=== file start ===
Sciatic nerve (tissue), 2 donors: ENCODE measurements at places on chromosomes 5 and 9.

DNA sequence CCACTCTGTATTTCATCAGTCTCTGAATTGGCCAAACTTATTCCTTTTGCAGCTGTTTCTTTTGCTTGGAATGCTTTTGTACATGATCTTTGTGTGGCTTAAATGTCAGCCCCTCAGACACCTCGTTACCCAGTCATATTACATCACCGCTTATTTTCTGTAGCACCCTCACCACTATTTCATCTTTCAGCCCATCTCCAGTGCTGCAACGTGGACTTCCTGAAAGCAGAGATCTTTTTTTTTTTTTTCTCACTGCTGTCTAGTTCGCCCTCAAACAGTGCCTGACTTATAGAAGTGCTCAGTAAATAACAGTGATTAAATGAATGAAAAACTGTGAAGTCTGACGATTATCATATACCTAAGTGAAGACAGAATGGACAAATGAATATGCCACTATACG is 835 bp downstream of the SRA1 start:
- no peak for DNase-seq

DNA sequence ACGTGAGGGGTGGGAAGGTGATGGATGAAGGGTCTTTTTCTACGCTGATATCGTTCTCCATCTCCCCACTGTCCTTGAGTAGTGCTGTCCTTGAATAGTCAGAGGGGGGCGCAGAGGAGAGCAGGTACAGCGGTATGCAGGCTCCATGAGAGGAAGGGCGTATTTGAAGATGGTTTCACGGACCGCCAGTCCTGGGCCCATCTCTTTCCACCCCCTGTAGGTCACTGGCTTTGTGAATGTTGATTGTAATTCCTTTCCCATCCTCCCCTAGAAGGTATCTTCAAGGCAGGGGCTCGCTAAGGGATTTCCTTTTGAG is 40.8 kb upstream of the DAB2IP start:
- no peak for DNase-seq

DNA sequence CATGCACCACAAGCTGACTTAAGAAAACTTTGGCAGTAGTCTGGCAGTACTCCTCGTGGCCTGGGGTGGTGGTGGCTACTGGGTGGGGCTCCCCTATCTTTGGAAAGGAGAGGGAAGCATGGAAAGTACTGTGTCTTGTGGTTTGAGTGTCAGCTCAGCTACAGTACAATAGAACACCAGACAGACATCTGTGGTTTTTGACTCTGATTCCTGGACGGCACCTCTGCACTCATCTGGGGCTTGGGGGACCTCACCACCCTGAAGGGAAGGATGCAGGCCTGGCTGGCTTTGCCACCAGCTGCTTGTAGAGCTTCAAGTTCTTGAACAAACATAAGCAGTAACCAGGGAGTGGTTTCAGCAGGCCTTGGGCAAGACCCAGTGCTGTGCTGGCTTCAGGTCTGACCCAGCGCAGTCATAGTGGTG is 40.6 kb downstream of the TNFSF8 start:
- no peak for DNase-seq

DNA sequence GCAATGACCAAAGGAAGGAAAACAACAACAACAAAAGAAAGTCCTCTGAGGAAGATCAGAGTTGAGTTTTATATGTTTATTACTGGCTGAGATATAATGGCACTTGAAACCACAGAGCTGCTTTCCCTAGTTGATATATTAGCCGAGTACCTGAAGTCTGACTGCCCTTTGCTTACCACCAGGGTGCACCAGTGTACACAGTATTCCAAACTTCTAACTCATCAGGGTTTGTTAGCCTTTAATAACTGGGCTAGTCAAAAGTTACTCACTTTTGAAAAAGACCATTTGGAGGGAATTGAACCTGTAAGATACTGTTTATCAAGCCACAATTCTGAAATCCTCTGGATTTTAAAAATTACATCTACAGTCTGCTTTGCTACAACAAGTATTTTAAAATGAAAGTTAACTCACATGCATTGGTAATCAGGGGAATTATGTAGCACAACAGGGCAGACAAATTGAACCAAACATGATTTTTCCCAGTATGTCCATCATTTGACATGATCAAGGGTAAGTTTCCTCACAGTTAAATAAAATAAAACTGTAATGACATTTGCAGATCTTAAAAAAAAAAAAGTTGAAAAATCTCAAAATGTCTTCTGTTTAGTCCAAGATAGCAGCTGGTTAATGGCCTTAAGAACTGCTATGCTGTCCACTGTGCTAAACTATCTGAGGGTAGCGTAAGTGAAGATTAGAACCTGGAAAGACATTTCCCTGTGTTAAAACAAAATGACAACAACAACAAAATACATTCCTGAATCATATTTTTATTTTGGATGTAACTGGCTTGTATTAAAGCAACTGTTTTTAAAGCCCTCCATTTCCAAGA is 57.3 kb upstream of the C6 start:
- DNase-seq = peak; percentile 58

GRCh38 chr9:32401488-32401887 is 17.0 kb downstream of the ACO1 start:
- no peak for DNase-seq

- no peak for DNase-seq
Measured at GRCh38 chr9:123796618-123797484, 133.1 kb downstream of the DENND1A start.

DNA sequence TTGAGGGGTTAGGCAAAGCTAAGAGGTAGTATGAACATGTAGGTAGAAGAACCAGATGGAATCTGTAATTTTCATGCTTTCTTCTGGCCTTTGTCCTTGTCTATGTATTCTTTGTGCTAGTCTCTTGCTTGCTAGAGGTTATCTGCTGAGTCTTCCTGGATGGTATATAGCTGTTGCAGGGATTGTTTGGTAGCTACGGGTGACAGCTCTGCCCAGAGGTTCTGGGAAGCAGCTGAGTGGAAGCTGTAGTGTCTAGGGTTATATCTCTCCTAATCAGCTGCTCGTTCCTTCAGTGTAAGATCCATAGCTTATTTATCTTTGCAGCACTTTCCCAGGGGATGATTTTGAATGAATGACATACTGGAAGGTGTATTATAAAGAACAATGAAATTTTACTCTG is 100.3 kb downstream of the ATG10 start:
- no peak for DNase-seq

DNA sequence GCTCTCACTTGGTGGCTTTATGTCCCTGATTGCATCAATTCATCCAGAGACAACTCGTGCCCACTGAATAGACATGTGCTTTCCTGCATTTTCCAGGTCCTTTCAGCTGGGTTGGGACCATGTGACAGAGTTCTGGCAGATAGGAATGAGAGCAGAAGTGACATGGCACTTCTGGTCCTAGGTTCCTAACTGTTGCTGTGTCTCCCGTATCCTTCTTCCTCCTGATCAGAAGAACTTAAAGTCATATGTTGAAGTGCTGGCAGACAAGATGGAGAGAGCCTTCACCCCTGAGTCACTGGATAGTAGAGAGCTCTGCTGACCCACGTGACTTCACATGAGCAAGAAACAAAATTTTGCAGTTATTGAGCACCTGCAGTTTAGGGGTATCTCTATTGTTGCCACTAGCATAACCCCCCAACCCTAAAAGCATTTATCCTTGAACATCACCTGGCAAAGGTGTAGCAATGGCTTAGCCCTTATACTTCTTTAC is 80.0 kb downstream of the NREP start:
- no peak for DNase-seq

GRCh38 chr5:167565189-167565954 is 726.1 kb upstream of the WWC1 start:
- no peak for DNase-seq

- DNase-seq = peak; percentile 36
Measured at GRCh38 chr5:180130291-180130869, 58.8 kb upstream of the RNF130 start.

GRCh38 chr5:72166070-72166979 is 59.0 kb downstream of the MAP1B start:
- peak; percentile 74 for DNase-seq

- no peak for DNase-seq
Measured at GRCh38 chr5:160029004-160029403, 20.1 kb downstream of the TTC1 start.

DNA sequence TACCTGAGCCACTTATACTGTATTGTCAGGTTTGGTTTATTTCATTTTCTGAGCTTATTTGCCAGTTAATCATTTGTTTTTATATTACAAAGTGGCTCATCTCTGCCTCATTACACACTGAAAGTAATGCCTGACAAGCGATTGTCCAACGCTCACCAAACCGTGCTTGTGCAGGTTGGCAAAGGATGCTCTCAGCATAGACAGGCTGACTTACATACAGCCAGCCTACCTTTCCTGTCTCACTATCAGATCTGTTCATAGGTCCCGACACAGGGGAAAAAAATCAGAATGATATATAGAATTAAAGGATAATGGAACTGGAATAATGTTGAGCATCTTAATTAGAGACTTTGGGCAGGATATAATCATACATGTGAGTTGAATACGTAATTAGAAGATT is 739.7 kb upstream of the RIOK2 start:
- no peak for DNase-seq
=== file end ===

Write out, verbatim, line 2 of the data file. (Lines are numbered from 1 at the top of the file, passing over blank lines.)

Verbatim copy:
DNA sequence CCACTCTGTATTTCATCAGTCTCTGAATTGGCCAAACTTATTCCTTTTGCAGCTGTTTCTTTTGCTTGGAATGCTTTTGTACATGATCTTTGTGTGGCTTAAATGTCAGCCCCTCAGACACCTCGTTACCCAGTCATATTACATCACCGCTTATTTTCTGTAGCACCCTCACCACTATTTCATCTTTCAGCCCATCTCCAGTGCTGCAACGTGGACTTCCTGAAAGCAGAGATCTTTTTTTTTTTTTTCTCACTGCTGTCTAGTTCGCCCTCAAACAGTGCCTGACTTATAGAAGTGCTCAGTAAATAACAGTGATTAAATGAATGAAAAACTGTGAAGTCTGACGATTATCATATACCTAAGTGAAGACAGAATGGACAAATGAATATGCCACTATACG is 835 bp downstream of the SRA1 start: